Assignment 4: Delft Bicycling Facilities: Peter Falsey

Bike Lanes:

4: Buitenhofdreef and Martinus Nijhoflaan

The first stops we visited with bike lanes were Buitenhofdreef and Martinus Nijhoflaan, which were arterial roads with one lane in each direction. These streets included one way bike lanes on each side, with car parking to the right of the rider. There was also a greenway dividing the traffic lanes on this road. By way of safety, there is a threat of being doored by a driver exiting their parked vehicle, although this seems less likely in the Netherlands than in the U.S. The intersection of these roads from Martinus to Buitenhofdreef also separates the rider between two car lanes into a pocket lane, and the broken lines allows drivers to pass into the bike lane. The design benefits by allowing those that live in the apartment to park near their homes, while still allowing bikes and cars to travel at a decent traffic flow. The greenway also gives the street a park-like vibe. Although there was not much traffic, these features make the ride slightly less safe than other routes. This facility is relatively inexpensive since most of it includes only paint marks.


1: Nassaulaan

The second stop we visited with bike lanes was Nassaulaan, which consisted of a road with a lane in each direction and a one way bike lane on each side. The bike lanes are between street parking and the traffic lanes, and there is a dotted line between the driving lanes and bike lanes allowing cars to pass over. Part of the road was a school zone which allowed bike riders space across the entire width of the road for an isolated section. At the end of this street was a roundabout, where the bike lanes connected to a separated cycle track around it, providing more protection for the rider. The bike lanes along the road and cycle tracks felt plenty safe. The design benefits by allowing drivers to park close to the shops, homes and school along the road, while allowing the flow of car and bike traffic to continue uninhibited. The bike lanes were an inexpensive option, and were probably implemented because there was not enough room to expand the roadway without interfereing with preexisting buildings.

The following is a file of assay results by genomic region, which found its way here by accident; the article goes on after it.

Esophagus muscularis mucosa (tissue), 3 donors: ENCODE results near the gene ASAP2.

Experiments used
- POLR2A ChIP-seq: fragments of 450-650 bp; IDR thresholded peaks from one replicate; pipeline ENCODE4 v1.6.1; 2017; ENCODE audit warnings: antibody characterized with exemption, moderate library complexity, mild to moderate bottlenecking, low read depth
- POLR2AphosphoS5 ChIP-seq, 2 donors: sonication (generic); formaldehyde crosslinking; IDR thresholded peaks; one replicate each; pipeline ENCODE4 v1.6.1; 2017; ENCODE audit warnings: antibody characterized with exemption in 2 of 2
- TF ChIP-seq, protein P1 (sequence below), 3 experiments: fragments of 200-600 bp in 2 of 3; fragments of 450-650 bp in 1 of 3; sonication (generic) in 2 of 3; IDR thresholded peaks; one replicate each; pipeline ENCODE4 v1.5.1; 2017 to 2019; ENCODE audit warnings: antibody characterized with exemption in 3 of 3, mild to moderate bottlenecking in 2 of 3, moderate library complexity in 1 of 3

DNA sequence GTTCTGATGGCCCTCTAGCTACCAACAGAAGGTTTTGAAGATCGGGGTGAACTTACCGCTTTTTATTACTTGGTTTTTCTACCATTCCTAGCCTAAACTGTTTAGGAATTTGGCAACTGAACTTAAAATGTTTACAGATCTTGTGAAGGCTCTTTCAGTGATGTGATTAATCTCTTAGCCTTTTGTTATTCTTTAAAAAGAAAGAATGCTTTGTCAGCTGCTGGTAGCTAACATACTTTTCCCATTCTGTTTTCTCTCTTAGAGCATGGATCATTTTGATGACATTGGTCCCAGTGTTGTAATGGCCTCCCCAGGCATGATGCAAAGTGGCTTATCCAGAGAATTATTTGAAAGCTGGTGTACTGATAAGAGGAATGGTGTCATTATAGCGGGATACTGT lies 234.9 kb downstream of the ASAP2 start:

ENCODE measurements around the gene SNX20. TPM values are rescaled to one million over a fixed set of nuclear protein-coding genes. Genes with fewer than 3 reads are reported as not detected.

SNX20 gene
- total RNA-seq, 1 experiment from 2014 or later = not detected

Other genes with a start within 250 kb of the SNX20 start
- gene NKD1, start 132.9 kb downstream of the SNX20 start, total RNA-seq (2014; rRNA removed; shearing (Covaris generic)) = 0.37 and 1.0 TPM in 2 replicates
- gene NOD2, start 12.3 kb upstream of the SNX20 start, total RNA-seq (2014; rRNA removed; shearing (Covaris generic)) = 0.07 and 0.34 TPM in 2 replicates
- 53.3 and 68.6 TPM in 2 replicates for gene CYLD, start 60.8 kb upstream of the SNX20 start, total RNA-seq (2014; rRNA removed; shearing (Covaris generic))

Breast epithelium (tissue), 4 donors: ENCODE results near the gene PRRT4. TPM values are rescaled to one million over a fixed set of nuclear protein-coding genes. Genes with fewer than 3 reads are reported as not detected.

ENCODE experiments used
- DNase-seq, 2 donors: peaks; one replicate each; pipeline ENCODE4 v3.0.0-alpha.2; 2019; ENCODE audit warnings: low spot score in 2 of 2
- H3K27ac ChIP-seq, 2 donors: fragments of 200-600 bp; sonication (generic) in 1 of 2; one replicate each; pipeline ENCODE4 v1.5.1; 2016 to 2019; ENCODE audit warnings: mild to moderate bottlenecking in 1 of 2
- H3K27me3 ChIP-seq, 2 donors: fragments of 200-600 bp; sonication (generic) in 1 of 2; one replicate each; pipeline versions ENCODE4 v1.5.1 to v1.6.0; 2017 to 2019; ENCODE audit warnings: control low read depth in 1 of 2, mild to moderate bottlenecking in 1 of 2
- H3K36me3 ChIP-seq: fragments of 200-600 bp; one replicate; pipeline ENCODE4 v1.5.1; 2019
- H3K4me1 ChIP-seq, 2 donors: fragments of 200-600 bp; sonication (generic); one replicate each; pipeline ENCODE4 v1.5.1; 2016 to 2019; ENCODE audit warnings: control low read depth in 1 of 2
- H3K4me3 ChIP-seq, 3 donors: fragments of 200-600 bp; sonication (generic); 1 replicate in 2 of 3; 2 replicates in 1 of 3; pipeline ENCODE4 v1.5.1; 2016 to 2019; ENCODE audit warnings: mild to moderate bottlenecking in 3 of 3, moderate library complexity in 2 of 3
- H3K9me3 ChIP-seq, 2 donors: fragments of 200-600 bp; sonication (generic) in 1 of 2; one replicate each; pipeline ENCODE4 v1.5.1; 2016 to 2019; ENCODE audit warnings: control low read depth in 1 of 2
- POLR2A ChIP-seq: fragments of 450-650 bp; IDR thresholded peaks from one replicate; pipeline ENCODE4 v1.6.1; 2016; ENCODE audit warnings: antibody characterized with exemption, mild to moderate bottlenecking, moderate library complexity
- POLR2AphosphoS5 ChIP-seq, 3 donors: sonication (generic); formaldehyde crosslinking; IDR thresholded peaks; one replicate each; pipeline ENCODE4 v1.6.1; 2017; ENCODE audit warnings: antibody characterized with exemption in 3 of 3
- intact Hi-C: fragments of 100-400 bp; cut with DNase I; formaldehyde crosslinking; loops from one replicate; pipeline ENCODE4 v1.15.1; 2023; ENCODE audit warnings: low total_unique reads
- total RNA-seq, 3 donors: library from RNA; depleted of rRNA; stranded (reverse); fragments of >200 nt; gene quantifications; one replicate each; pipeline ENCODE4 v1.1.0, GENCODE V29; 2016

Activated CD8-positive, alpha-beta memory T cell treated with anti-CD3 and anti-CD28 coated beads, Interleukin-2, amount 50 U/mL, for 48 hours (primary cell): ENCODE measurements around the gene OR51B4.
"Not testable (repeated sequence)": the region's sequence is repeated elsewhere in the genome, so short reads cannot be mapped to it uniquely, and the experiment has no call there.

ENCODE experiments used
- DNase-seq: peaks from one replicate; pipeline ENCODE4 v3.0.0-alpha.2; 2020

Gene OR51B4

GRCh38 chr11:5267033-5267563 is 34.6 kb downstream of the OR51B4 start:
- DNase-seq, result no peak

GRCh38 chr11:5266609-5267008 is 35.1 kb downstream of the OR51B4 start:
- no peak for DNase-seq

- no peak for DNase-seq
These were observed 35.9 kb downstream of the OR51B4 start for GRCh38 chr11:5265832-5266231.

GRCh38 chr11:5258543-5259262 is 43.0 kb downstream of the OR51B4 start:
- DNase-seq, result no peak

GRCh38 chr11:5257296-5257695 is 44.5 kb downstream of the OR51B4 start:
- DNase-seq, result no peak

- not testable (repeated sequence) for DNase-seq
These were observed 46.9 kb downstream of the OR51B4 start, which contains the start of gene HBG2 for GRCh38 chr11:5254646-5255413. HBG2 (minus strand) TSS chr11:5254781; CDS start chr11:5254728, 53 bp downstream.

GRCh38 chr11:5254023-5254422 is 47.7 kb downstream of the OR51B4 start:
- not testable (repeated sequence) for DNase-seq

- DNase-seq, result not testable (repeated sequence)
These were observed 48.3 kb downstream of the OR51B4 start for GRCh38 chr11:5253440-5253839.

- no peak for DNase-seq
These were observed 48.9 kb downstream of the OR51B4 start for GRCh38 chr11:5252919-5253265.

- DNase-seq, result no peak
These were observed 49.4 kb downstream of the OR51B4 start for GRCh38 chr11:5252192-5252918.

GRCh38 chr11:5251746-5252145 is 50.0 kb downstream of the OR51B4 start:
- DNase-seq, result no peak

2: Julianalaan

Julianalaan consisted of a one plus one arterial road separated by a greenway, with some breaks for cars and bikes to cross over.  Along each side of the road was a one way unprotected bike lane with a dotted line so that cars could cross over and park along the road. The ride down most of Julianalaan felt safe, despite the relatively high level of traffic. The design benefited by having a nice median that also allowed for cars and bikes to cross over at several locations. It also had similar benefits to the other streets with bike lanes, especially Buitenhofdreef. However the intersection between Nassaulaan and Julianalaan was somewhat confusing, and required the rider to move into one of two pocket bike lanes between driving lanes, depending on the direction of their turn. I personally found this intersection to be one of the trickiest to navigate during our first tour. These bike facilities were likely cheaper to design and construct than a roundabout, and for those accustomed to area probably find it easy to use.


Bike Boulevard:


This bike boulevard/quietway was wide and had plenty of room for cyclists traveling in both directions since it was only being used by a few cars. There were many bike riders along this road, which probably means that it is convenient and easily accessible for them to use. Historically, as an old road used by horses to pull boats up the canal, this road now serves as an additional route since a main through-way, that travels the same direction, was constructed for bike traffic. It only has enough space for one car and a bike or two to pass, so it may be easier for drivers to take the newer and wider road. This road was probably inexpensive to construct, since it was retrofitted from an old historic road, and did not need to clear much space. This design achieves a useful road that serves bikes well.


Cycle Tracks:

10: Ruys de Beerenbrouckstraat

This street consisted of one way cycle tracks on each side of one plus one road. This road was highly safe since the tracks were separated from the road by a significant median lined with trees. There was also a raised crossing for the cycle track and sidewalk entering into a supermarket parking lot. This crossing was offset from the road, allowing cars to turn in one care length and make a right angle with a potential bike, without coming in contact with pedestrians or bike riders. The design of this road benefits by allowing cyclists and pedestrians to travel significantly offset from the road. There are also specific on street parking spots for cars and racks to lock bikes. This bike facility design was probably more expensive to construct than simple bike lanes, but is more appropriate to this area since this is a residential neighborhood with mostly homes.


5: Voorhofdreef